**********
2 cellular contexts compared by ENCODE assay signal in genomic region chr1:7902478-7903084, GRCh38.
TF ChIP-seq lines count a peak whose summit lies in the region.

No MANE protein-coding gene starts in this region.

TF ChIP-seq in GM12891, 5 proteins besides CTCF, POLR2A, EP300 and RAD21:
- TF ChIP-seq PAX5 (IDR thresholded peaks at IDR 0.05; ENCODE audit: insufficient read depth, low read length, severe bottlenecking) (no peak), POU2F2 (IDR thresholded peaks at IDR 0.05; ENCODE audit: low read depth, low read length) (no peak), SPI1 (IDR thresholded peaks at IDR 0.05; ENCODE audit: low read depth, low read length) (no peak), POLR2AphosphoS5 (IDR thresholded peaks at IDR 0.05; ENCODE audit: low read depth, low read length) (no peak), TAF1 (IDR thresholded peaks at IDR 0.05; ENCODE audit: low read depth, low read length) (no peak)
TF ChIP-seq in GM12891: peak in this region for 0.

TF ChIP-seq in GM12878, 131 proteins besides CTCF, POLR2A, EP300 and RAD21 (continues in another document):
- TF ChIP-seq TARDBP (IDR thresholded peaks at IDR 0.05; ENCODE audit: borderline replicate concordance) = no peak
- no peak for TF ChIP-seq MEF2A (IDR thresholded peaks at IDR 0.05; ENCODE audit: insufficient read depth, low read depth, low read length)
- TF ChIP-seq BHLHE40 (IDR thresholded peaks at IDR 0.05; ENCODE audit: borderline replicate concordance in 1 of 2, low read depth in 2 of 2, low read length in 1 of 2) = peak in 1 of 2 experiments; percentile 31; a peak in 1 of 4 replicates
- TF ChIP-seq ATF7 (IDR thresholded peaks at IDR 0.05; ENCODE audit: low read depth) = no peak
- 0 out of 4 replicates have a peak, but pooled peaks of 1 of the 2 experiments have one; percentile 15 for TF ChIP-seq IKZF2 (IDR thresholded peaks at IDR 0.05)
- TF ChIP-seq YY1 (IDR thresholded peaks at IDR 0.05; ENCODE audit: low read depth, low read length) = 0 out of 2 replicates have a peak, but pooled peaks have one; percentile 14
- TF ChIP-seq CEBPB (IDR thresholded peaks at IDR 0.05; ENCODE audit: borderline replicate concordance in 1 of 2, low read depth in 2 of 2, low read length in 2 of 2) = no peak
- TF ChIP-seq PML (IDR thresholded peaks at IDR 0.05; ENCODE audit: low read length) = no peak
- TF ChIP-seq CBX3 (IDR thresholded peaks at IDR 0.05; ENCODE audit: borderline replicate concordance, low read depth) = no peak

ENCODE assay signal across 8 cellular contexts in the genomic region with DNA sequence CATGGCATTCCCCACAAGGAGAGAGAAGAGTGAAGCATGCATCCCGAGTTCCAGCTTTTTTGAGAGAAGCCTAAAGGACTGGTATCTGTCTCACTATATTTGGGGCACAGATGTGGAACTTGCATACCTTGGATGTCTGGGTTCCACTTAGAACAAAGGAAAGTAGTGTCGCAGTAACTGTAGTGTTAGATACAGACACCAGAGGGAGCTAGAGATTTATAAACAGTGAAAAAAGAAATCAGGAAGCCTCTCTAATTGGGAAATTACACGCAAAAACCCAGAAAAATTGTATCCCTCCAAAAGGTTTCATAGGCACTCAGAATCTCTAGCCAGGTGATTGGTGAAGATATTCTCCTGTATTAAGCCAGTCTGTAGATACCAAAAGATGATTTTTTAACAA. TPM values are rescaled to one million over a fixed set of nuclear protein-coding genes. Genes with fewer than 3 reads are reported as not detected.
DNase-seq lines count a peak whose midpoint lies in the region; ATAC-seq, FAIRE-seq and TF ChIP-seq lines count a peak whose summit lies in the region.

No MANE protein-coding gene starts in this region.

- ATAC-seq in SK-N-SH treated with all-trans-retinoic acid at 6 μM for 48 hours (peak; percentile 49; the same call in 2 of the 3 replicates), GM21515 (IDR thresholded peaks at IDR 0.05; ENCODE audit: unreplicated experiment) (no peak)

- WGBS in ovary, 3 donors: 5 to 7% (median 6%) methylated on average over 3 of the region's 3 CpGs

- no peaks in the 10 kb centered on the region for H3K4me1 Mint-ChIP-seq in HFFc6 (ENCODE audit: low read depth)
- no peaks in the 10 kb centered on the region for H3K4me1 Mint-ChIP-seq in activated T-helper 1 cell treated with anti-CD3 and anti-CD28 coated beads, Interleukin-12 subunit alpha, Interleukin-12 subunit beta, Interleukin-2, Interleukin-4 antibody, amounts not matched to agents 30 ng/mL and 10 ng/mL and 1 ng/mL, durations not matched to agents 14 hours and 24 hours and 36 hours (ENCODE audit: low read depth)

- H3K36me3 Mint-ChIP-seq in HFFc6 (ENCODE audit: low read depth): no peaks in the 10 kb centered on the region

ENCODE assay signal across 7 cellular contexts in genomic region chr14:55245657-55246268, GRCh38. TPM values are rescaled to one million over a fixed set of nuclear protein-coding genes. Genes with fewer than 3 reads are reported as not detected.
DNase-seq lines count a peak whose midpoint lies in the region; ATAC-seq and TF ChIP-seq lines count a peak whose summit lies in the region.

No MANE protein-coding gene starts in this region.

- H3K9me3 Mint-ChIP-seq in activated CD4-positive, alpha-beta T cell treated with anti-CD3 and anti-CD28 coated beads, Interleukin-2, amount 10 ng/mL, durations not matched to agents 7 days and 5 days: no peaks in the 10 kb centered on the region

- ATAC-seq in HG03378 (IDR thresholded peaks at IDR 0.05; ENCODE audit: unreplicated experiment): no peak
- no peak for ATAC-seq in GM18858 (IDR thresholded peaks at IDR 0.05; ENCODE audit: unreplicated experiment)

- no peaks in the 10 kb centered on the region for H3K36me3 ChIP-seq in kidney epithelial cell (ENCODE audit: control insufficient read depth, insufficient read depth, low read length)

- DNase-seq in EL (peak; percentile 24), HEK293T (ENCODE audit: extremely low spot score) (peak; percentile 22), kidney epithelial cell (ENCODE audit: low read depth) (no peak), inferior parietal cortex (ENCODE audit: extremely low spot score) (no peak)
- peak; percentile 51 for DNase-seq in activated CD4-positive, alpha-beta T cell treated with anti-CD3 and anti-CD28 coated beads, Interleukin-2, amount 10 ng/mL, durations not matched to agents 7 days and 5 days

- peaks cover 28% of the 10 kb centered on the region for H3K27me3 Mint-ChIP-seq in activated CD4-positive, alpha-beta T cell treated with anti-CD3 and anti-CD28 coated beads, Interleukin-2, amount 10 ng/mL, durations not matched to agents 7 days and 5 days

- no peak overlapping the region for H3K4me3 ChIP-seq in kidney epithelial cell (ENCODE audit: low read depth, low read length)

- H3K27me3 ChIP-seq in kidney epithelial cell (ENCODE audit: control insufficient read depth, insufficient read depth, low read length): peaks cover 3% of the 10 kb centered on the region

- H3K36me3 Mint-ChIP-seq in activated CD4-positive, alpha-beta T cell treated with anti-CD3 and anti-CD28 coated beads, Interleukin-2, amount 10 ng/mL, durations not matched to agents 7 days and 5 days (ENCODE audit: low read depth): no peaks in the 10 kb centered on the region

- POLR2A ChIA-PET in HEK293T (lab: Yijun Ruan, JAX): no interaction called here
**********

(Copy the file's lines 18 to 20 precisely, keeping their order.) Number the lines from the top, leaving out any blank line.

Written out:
DNase-seq lines count a peak whose midpoint lies in the region; ATAC-seq, FAIRE-seq and TF ChIP-seq lines count a peak whose summit lies in the region.

No MANE protein-coding gene starts in this region.

- ATAC-seq in SK-N-SH treated with all-trans-retinoic acid at 6 μM for 48 hours (peak; percentile 49; the same call in 2 of the 3 replicates), GM21515 (IDR thresholded peaks at IDR 0.05; ENCODE audit: unreplicated experiment) (no peak)